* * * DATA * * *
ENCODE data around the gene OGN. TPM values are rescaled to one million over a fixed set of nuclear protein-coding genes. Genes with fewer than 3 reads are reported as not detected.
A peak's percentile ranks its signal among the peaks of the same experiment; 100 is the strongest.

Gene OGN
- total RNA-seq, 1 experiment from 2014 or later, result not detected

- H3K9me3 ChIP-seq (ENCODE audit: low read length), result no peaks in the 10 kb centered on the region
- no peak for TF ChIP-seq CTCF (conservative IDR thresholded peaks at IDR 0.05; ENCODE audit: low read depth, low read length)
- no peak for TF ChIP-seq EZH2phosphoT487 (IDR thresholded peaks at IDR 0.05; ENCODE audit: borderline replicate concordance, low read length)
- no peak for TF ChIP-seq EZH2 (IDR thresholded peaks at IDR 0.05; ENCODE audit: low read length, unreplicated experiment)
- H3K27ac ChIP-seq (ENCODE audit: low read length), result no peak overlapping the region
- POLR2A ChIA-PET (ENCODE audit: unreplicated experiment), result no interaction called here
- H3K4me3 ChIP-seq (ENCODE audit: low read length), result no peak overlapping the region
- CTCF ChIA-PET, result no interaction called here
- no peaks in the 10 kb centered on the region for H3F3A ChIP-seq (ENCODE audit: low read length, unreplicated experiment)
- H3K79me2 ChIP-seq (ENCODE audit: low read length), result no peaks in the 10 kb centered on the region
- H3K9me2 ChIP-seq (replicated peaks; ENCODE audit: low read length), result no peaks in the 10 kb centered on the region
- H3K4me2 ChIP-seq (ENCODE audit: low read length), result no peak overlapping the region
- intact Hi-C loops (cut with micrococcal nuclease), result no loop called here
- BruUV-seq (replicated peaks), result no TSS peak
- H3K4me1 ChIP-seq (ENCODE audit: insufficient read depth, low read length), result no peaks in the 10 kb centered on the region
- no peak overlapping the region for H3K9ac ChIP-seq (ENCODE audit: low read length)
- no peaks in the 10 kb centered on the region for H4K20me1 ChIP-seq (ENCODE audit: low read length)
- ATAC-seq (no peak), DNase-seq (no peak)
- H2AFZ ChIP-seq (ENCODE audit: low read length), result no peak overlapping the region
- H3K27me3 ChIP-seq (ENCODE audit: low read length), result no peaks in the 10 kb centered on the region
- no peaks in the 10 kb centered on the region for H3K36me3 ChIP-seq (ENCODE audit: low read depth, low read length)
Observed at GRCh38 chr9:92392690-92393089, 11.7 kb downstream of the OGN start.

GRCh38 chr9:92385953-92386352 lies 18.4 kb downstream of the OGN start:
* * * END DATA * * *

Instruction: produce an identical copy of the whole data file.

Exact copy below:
ENCODE data around the gene OGN. TPM values are rescaled to one million over a fixed set of nuclear protein-coding genes. Genes with fewer than 3 reads are reported as not detected.
A peak's percentile ranks its signal among the peaks of the same experiment; 100 is the strongest.

Gene OGN
- total RNA-seq, 1 experiment from 2014 or later, result not detected

- H3K9me3 ChIP-seq (ENCODE audit: low read length), result no peaks in the 10 kb centered on the region
- no peak for TF ChIP-seq CTCF (conservative IDR thresholded peaks at IDR 0.05; ENCODE audit: low read depth, low read length)
- no peak for TF ChIP-seq EZH2phosphoT487 (IDR thresholded peaks at IDR 0.05; ENCODE audit: borderline replicate concordance, low read length)
- no peak for TF ChIP-seq EZH2 (IDR thresholded peaks at IDR 0.05; ENCODE audit: low read length, unreplicated experiment)
- H3K27ac ChIP-seq (ENCODE audit: low read length), result no peak overlapping the region
- POLR2A ChIA-PET (ENCODE audit: unreplicated experiment), result no interaction called here
- H3K4me3 ChIP-seq (ENCODE audit: low read length), result no peak overlapping the region
- CTCF ChIA-PET, result no interaction called here
- no peaks in the 10 kb centered on the region for H3F3A ChIP-seq (ENCODE audit: low read length, unreplicated experiment)
- H3K79me2 ChIP-seq (ENCODE audit: low read length), result no peaks in the 10 kb centered on the region
- H3K9me2 ChIP-seq (replicated peaks; ENCODE audit: low read length), result no peaks in the 10 kb centered on the region
- H3K4me2 ChIP-seq (ENCODE audit: low read length), result no peak overlapping the region
- intact Hi-C loops (cut with micrococcal nuclease), result no loop called here
- BruUV-seq (replicated peaks), result no TSS peak
- H3K4me1 ChIP-seq (ENCODE audit: insufficient read depth, low read length), result no peaks in the 10 kb centered on the region
- no peak overlapping the region for H3K9ac ChIP-seq (ENCODE audit: low read length)
- no peaks in the 10 kb centered on the region for H4K20me1 ChIP-seq (ENCODE audit: low read length)
- ATAC-seq (no peak), DNase-seq (no peak)
- H2AFZ ChIP-seq (ENCODE audit: low read length), result no peak overlapping the region
- H3K27me3 ChIP-seq (ENCODE audit: low read length), result no peaks in the 10 kb centered on the region
- no peaks in the 10 kb centered on the region for H3K36me3 ChIP-seq (ENCODE audit: low read depth, low read length)
Observed at GRCh38 chr9:92392690-92393089, 11.7 kb downstream of the OGN start.

GRCh38 chr9:92385953-92386352 lies 18.4 kb downstream of the OGN start: